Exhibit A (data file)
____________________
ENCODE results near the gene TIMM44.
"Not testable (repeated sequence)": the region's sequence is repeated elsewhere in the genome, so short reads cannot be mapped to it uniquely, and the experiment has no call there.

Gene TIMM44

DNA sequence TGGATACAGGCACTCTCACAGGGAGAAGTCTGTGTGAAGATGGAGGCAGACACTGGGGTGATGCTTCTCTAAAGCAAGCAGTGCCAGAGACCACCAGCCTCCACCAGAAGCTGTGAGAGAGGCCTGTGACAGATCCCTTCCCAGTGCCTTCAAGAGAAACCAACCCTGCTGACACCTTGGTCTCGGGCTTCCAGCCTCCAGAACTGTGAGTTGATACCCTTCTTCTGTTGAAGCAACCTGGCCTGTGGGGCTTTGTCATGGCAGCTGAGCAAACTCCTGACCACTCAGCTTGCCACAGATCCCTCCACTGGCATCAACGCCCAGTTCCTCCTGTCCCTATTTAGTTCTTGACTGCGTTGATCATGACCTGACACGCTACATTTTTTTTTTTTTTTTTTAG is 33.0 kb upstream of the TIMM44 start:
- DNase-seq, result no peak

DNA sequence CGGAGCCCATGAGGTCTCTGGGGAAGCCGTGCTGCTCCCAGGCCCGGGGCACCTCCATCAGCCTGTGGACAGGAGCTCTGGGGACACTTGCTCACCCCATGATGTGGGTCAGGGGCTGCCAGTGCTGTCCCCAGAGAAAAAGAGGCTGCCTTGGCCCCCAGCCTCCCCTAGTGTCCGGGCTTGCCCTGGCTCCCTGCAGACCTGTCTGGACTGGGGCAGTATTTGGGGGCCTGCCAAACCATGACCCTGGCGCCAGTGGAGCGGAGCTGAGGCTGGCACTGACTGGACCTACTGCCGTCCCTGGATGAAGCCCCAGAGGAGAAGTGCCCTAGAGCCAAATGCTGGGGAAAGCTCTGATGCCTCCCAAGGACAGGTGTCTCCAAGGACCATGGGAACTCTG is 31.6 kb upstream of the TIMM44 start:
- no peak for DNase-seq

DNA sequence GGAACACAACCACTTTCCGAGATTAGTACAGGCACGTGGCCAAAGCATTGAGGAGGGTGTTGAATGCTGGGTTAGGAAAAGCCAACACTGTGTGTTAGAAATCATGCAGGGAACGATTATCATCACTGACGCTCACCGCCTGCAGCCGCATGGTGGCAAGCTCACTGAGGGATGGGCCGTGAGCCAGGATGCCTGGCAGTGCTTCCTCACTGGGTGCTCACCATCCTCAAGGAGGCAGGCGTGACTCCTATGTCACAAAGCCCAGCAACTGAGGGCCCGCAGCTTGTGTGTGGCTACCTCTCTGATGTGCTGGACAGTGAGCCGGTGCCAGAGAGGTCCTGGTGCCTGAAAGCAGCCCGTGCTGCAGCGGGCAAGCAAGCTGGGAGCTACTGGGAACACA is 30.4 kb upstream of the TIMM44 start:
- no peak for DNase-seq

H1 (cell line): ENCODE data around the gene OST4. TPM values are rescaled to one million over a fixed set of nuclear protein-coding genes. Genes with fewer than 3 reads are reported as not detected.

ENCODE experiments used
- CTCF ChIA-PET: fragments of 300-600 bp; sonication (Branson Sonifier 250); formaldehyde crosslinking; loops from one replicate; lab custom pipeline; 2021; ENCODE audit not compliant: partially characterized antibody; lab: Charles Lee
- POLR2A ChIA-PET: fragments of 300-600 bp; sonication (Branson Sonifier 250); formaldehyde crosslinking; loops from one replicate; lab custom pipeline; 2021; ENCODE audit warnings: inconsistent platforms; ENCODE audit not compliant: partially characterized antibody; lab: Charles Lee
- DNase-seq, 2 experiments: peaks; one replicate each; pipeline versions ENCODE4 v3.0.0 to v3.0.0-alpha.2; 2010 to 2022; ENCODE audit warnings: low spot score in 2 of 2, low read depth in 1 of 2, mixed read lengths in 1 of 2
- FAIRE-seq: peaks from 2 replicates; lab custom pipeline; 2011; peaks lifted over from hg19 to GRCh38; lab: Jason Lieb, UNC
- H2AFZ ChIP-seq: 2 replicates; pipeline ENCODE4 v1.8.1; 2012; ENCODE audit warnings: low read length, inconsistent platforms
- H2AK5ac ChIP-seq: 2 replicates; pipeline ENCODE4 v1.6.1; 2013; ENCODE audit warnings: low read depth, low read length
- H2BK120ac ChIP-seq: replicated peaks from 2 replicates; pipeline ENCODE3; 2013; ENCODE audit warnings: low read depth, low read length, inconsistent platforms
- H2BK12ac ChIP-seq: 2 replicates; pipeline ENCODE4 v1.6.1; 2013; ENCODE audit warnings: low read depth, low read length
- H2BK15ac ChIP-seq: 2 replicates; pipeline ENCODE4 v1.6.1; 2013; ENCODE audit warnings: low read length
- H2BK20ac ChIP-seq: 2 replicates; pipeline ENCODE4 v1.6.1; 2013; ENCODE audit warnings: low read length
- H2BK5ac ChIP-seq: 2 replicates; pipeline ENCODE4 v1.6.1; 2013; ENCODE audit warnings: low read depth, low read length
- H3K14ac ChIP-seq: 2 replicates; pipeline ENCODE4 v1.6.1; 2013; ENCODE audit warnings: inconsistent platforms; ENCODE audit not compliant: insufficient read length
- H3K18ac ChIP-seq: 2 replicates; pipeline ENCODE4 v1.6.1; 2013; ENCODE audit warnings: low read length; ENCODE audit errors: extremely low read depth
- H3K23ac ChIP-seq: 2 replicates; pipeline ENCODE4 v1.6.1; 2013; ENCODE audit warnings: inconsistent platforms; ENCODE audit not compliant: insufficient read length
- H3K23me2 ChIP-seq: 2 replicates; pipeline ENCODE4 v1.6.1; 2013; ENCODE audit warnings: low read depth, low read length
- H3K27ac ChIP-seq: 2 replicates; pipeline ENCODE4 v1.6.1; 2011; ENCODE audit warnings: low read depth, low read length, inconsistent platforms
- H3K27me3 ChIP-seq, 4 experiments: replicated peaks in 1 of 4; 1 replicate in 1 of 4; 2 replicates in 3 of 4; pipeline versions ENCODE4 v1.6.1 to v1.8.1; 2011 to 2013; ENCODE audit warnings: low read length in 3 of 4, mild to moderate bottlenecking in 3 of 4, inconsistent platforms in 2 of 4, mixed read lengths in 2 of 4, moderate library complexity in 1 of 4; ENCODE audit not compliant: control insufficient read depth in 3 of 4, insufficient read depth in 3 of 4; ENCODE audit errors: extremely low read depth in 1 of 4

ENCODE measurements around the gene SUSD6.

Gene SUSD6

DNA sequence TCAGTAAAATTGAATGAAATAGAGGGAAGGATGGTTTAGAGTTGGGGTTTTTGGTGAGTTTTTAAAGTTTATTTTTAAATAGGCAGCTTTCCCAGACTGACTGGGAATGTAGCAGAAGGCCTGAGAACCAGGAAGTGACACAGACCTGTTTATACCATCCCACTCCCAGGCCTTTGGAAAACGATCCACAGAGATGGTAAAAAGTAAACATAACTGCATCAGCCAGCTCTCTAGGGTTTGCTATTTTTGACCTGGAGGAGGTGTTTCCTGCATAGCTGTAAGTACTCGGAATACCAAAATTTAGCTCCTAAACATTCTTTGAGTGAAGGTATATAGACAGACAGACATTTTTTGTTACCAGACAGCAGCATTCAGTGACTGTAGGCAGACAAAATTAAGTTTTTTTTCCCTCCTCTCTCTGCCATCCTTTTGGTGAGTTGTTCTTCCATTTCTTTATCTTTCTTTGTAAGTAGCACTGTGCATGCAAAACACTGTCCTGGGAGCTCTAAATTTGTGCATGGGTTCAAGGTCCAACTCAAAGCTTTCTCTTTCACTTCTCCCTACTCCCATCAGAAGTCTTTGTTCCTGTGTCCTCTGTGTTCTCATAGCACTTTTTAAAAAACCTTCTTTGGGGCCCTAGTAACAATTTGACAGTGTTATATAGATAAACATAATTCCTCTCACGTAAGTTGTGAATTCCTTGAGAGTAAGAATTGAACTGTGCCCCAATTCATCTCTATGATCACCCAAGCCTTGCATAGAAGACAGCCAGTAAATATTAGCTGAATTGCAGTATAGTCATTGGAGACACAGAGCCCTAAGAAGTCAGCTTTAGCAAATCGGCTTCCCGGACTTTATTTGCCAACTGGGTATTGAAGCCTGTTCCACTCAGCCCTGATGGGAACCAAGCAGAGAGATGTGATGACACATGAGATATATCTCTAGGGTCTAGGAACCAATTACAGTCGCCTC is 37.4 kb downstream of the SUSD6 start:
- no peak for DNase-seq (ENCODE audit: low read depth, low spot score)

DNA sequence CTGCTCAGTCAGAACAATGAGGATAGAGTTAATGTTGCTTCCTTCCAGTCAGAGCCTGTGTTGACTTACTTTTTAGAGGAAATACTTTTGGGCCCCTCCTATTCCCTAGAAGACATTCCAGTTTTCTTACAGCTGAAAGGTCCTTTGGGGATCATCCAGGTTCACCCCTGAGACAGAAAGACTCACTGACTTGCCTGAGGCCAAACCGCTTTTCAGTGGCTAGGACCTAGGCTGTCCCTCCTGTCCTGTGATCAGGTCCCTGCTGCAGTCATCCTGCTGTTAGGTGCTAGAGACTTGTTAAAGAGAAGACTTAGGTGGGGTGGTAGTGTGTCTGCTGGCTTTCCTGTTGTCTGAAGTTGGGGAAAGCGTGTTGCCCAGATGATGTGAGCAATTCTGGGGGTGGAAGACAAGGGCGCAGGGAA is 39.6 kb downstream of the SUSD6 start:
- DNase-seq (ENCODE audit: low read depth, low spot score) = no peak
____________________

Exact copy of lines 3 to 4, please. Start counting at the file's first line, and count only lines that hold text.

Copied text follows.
Gene TIMM44

DNA sequence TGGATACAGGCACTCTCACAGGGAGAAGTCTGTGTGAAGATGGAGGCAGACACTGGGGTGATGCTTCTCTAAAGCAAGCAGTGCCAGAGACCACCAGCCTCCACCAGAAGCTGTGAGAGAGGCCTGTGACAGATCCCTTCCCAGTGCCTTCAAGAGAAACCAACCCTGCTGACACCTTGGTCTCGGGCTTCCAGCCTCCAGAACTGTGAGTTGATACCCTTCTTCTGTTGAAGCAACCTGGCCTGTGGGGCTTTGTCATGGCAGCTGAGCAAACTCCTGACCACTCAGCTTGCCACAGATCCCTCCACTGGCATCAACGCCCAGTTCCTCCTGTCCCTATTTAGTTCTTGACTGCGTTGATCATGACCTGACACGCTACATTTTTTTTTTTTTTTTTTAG is 33.0 kb upstream of the TIMM44 start: